After the perusal of Clause 15.7, the Court opined that it was difficult to hold that the parties intended to refer their disputes to arbitration and/or that the Clause could be construed to be an arbitration agreement as the clause contained the expressions “any arbitration” and “arbitration proceeding” but did not meet the threshold of the attributes of an arbitration agreement as elucidated in K.K. Modi v. K.N. Modi, (1998) 3 SCC 573 and the principles laid down in Jagdish Chander v. Ramesh Chander, (2007) 5 SCC 719. The clause emphasized on interim reliefs or preservation and status quo orders that could be sought by the parties to the agreement prior to or during the arbitration proceeding. The Court further opined that the word “arbitration” was qualified by the word “any” and therefore it could not be said that there was a clear intent of the parties to refer their disputes to arbitration. The words merely disclosed a contemplation or a possibility of resorting to arbitration as different and opposed to an obligation to do so.
The Court relied on Bernhard Consultancy Private Limited v. Ind. Agro Synergy Limited, Nagpur, 2001 SCC OnLine AP 534 and opined that the Court was unable to discern an unambiguous, certain, or unequivocal intent of the parties from a reading of Clause 15.7 to resort to arbitration as mode of settlement of their disputes.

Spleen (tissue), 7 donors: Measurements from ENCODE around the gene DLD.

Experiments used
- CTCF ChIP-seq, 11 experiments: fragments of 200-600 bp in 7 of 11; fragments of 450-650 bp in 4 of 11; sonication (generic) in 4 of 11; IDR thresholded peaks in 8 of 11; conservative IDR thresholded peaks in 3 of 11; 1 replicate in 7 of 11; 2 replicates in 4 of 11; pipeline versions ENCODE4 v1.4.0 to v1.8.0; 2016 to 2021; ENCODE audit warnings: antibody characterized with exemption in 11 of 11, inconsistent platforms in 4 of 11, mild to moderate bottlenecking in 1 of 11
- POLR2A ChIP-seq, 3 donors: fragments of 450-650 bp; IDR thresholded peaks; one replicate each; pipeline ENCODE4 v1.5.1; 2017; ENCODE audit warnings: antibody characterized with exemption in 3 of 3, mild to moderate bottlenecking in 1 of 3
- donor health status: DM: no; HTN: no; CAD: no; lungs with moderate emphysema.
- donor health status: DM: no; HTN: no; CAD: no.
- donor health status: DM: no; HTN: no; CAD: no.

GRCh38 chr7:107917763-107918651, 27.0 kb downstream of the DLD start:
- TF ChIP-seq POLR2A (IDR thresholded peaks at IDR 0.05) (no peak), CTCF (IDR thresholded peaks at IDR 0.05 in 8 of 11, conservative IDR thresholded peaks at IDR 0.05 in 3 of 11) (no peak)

The Court observed that Clause 15.7 only provided that the parties were at liberty to seek equitable/interim/provisional relief from a Court of competent jurisdiction including temporary or permanent injunction concerning a dispute, either prior to or during ‘any arbitration’ to protect their interests and preserve the status quo pending arbitration proceedings. At the highest it could be construed as an agreement to enter into an arbitration agreement.
The Court further opined that the main attribute of an arbitration agreement, namely, consensus ad idem to refer the disputes to arbitration, was missing in the clause. The Court held that an agreement to enter into an arbitration agreement could not be an arbitration clause and therefore mere use of the word ‘arbitration’ or ‘arbitrator’ was not enough to construe an agreement to be an arbitration agreement.
Thereafter, the Court dismissed the petition and concluded that the invocation of Section 11(6) of the Act by the petitioner was not correct and thus, this petition could not be entertained. However, the Court granted liberty to the petitioner to take recourse to other remedies available in law for redressal of its grievances.
Accordingly, the Court disposed of the petition.
[Pure Diets India Ltd. v. Lokmangal Agro Industries Ltd., 2023 SCC OnLine Del 4486, decided on 25-07-2023]
*Judgment by- Justice Jyoti Singh
Advocates who appeared in this case:
For Petitioner: Raghav Awasthi, Mukesh Sharma and Kunal Tiwari, Advocates;
For Respondent: Shivlok Yashovardhan, T.N. Durga Prasad and Prakash, Advocates.